Blizzard by John Rocco, review by Melissa Fox
I think, every winter, there needs to be a perfect picture book for the season. Something that captures the essence of the season. John Rocco's new book, Blizzard, does just that.
It's based on a memory of Rocco's: the New England blizzard of 1978, when Rocco was 10. It's a loose memory of the week when his family was snowed in before the plows came. At first, the adventure is fun: climbing out of windows, digging tunnels in the snow, the house is cozy and warm as the family drinks hot cocoa.
But, as the week progresses, and they run low on food, things become less fun. But Rocco's main character has a plan (because he's read the book on Arctic Survival): he straps on some tennis rackets as snowshoes, and heads to the local market. In a fascinating two-page foldout spread, he heads thorough the neighborhood, interacting with his neighbors, collecting money for groceries. He becomes the hero of the day, helping his family and neighbors make it through until the plows come.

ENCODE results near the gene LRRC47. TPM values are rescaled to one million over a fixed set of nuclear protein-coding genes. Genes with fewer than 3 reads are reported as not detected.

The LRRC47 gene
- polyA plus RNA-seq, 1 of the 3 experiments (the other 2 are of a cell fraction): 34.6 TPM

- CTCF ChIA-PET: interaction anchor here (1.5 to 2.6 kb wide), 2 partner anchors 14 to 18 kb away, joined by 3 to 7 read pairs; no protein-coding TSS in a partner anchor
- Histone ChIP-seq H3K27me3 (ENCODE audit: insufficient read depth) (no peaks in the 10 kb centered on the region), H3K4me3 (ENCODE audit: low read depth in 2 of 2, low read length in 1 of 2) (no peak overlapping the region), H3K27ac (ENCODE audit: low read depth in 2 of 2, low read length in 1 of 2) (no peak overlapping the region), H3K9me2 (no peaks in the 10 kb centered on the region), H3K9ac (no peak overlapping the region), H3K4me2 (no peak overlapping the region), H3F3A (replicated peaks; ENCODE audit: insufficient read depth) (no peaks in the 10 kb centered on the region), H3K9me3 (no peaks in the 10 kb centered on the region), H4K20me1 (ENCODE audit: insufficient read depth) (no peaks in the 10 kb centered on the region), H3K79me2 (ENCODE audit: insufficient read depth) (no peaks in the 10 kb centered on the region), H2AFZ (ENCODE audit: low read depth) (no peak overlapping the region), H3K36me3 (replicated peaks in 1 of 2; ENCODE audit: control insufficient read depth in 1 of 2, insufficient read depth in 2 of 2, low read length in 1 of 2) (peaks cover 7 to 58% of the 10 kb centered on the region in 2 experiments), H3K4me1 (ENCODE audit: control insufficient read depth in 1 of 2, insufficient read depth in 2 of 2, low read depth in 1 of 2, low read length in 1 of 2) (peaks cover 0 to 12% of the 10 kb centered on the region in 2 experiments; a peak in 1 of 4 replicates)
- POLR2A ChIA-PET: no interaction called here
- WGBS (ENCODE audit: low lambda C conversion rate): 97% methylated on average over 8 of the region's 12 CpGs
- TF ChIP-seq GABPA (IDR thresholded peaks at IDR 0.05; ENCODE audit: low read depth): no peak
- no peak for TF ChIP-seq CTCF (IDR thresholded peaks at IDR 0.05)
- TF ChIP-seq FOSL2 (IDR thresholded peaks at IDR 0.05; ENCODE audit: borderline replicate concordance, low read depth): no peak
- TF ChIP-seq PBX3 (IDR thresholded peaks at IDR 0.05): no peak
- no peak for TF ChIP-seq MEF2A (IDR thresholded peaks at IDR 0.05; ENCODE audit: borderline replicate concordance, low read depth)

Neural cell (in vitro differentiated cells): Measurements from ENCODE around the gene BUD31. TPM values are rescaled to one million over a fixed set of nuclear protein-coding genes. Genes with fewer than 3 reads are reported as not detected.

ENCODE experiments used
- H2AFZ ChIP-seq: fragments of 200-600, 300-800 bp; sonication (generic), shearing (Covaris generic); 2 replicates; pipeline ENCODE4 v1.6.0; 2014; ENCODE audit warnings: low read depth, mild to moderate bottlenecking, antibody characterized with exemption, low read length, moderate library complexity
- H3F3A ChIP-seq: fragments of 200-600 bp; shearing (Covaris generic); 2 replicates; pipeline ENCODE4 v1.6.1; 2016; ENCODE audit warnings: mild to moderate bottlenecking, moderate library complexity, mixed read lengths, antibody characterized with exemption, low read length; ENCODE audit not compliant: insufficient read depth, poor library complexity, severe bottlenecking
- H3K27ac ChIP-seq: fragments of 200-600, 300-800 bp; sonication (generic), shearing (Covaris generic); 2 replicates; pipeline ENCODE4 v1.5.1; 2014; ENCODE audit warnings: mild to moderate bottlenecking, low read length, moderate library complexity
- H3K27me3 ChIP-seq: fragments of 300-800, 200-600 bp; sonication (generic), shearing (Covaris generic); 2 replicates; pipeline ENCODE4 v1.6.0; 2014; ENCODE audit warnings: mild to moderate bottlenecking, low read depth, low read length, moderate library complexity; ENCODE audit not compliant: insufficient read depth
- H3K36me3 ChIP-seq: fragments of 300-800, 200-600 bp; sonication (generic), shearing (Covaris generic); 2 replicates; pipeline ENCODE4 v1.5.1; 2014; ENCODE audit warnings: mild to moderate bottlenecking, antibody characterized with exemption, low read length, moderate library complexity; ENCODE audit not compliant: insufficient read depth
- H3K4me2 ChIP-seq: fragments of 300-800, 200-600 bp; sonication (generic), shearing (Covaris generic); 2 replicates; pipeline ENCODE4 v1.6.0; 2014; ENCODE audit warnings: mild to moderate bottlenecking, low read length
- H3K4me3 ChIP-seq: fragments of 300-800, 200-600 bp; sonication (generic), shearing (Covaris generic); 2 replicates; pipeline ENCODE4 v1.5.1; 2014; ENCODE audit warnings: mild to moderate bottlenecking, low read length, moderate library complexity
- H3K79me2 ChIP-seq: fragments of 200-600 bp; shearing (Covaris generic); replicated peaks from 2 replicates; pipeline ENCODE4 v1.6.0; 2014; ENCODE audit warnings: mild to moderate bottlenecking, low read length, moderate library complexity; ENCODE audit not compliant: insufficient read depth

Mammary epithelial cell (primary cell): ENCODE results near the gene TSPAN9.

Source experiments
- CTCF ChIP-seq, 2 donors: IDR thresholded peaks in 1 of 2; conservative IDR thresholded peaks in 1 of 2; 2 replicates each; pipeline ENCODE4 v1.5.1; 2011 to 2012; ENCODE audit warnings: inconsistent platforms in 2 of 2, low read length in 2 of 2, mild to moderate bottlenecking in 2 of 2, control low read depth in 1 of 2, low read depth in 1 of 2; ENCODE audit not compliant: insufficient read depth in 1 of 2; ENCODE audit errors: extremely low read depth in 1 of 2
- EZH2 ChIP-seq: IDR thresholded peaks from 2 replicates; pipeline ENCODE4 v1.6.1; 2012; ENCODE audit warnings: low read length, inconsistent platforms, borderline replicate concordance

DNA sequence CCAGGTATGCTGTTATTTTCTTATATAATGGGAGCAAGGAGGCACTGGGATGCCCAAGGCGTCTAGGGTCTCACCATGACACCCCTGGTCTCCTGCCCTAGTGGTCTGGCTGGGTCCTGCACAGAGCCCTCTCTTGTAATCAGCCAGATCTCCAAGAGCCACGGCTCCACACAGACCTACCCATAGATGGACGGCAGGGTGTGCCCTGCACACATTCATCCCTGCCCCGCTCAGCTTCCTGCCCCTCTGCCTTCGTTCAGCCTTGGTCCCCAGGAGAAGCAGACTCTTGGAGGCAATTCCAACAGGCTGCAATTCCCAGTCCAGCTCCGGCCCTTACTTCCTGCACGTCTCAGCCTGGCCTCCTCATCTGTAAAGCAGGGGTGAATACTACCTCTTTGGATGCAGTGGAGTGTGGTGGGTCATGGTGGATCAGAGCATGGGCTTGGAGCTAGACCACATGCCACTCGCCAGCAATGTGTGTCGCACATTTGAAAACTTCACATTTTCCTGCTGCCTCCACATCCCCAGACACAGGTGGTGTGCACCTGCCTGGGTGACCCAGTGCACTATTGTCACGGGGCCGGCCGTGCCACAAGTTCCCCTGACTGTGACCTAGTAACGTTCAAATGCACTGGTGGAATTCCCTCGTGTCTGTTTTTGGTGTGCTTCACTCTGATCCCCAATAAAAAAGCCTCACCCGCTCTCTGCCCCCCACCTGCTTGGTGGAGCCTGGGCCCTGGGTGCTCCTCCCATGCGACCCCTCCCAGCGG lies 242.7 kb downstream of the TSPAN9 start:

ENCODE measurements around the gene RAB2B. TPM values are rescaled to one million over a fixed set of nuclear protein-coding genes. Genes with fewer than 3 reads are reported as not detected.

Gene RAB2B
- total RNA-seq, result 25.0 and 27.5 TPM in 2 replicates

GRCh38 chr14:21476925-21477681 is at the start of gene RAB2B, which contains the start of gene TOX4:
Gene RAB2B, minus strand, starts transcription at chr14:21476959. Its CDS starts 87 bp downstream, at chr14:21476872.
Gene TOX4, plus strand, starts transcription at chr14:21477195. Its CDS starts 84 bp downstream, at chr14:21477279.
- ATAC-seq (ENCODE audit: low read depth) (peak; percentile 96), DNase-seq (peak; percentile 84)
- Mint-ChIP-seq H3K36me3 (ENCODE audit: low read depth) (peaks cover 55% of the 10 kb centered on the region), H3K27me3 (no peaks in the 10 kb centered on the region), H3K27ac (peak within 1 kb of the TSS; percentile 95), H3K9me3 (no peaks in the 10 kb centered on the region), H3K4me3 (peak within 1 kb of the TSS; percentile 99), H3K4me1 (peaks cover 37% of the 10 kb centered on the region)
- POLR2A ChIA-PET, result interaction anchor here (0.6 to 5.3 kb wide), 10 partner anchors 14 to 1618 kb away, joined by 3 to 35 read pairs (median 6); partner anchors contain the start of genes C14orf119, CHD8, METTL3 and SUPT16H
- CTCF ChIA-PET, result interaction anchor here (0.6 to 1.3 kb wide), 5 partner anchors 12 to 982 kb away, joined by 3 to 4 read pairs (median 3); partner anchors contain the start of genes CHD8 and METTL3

It's a gorgeously illustrated book, full of wonderful little timeless moments. A wooden sled. The days of the week hidden in the pictures. The portrait of a boy having fun in the snow. Even though it has a lovely retro feel to it, I think children (of all ages) will enjoy reading this timeless story. And maybe they will even be inspired to go outside and play this